Ten cardboard boxes, two stuffed backpacks, and a whole lot of enthusiasm was all my pregnant wife and I had when we walked through the front door. Sounds like a moving story, and it was. We had moved halfway across the world.
As we caught our breath on the landing after hauling our belongings up three flights of stairs, the door to our private room was opened for us. It was ‘private’, because it was the only part of the apartment exclusively for us. The rest of the house was shared with two men, one an American and one a Nigerian. As we walked inside, we noticed with optimism that it was clean. The floor was smooth concrete painted the color of red bricks, the walls were finished concrete painted bright green, and a single light bulb hung in a bare plastic white socket from the ceiling. There was a wooden cupboard for our clothes, a foam mattress on the floor, and a fan for the hot nights and hotter days under the corrugated tin roof that covered us. It was our new home, well, our new home until we moved into our own place.
I thought about that word home a lot the next few months, especially when I walked out on our balcony. I thought about it because when we moved to Africa we had moved to the urban jungle.
I was from a small town with woods and open fields and places to be alone and be quiet. We now lived in a sprawling maze of buildings and roads, where the telephone poles and electric lines replaced the images of stately trees and vines that might be in your mind. For as far as I could see from our tiny perch of private space, we were surrounded by the tightening confines of modern African life. Here I was on my third-floor balcony and yet at any given point of the day or night there was a buzz. There were ‘local bars’ around us on all the points of the compass.
I say ‘local bars’, but it will not hold the same meaning for one that has not yet experienced it. Here, a local bar is like this–a structure of a sort to sit under (because of the hot sun or strong rains), seats or benches to sit on, a profuse amount of things to drink, and large, enormously large, speakers to listen to. The speakers are the key point of this description. There must be African proverb somewhere that says, “Where there are people, there must be noise.”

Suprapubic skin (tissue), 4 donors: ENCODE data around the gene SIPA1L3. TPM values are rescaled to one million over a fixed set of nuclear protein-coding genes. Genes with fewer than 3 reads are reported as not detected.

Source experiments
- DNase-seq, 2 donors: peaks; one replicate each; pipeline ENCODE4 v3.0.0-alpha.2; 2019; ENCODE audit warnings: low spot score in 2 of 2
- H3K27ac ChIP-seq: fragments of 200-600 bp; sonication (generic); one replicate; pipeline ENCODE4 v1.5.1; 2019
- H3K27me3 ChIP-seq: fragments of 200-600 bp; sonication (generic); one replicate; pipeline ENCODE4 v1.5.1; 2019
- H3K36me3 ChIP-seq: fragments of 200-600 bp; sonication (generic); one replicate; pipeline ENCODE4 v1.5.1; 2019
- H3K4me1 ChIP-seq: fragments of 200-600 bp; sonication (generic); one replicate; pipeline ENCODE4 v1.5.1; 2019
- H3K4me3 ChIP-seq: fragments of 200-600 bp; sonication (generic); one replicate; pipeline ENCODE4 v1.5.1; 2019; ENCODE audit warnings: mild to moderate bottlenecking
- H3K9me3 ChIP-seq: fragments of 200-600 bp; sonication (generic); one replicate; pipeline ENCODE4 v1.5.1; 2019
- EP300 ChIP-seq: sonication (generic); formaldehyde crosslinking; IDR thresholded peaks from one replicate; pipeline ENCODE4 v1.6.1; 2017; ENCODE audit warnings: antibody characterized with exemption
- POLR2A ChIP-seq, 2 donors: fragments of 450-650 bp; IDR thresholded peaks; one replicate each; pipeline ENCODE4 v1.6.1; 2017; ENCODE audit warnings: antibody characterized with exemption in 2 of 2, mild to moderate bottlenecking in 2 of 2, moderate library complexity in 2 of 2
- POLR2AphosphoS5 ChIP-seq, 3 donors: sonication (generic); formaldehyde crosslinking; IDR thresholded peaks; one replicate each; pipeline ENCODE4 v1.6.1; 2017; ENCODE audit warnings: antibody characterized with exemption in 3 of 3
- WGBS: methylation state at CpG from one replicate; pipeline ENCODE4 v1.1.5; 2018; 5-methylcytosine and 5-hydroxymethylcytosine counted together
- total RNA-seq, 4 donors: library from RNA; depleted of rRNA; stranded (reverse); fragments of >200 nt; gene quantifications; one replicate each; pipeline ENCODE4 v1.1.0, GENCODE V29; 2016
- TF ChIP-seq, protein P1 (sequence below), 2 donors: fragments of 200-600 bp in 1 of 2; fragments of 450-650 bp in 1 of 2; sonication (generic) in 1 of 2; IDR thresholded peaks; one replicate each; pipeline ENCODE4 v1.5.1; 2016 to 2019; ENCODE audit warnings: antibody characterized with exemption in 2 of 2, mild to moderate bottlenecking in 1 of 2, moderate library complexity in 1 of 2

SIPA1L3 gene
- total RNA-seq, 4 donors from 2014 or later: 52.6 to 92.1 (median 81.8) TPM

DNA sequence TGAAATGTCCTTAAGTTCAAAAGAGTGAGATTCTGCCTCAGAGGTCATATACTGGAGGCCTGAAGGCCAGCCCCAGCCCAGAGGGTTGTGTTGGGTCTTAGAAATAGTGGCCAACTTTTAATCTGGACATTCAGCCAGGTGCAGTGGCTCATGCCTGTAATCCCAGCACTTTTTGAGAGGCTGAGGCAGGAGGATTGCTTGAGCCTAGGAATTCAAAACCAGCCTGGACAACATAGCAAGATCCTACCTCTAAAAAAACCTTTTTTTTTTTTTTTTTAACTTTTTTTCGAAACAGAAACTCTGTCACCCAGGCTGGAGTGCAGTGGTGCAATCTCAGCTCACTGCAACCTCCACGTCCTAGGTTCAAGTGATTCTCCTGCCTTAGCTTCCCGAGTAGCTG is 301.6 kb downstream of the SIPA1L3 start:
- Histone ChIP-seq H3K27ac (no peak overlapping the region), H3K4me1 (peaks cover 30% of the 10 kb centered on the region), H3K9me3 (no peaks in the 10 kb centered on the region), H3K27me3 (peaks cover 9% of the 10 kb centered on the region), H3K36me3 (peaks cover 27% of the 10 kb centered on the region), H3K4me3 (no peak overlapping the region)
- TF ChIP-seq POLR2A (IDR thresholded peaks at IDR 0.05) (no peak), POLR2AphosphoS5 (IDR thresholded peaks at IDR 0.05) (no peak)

This noise, this hum of millions of souls going about their daily lives in a cacophony of sounds produced a rhythm that I could not appreciate. How were we going to find a home here? How could we have a space while having nothing, knowing no one, with little that we saw as normal at our disposal? What I did not know then was that homes can be made. Atmosphere can be created even in the most unlikely of places. It does take work, but building a home as a haven, that gives a foretaste of heaven, is always a possibility. I would learn that building a home can be a life-giving ministry.
It did not start with the massive house and the private yard that we were tempted at times to rent, but with a small apartment; the same apartment that we have lived in for over twelve years now. When the building started it wasn’t with big things, but intentional choices–a choice to buy a table and to eat around it, a choice to buy a bookshelf and fill it with what books we could find, a choice to learn to play the guitar and sing, play, and dance together as a family, a choice to make time to fellowship together no matter how bone-tired we were. Though the choices were small, each choice made a place, and each place added space for the atmosphere we wanted.
Now we are fifteen years in, and I have realized something. It happened the other day as I was walking through our front door. That was when I saw our sign. Yes, our house has a sign and a name. We have christened it Rivendell. As I read the words on the plaque, the ones carved right below the name, that say, “the last homely house east of the sea”, the truth of it all came flooding over me. We have our haven. We have our place. We have a home that welcomes us, that allows us rest, a place where we might be made strong to go out and fulfill His purposes and complete our journeys.
Last night I reread the words that Tolkien wrote about the real Rivendell:
“They asked him where he was making for, and he answered: “You are come to the very edge of the Wild, as some of you know. Hidden somewhere ahead of us is the fair valley of Rivendell…”
“Here it is at last!” he called… Bilbo never forgot the way they slithered and slipped in the dusk down the steep zig-zag path into the secret valley of Rivendell. The air grew warmer as they got lower…the trees changed to beech and oak, and there was a comfortable feeling in the twilight…”
“The master of the house was an elf-friend… His house as perfect, whether you like food, or sleep, or work, or story-telling, or singing, or just sitting and thinking best, or a pleasant mixture of them all. Evil things did not come into that valley.”
Rivendell was not built in a perfect world. In fact, it was built in the most unlikely of places. It was built in a world filled with darkness. It was not practical, likely, or normal, but it was necessary. It was not for everyone, but it would bless all that made the choice to enter it. Rivendell was a choice, a choice to hold and have higher things, and it is an ideal that I am so glad that our family embraced step by step.
Your Rivendell does not have to be surrounded by wide open spaces or established in a perfect majestic house. It might just be hidden in the midst of an endless glut of cookie-cutter houses, or on top of a soaring apartment hi-rise, but location does not have to determine atmosphere. Let us make the choice to pick up the stones. Let us lay the foundations for our own Rivendells.
Now he is a missionary in West Africa, and instead of robbing the rich to feed the poor, he is sent by the rich to reach the poor.
He and his wife Patty write a blog at http://www.johninghana.blogspot.com/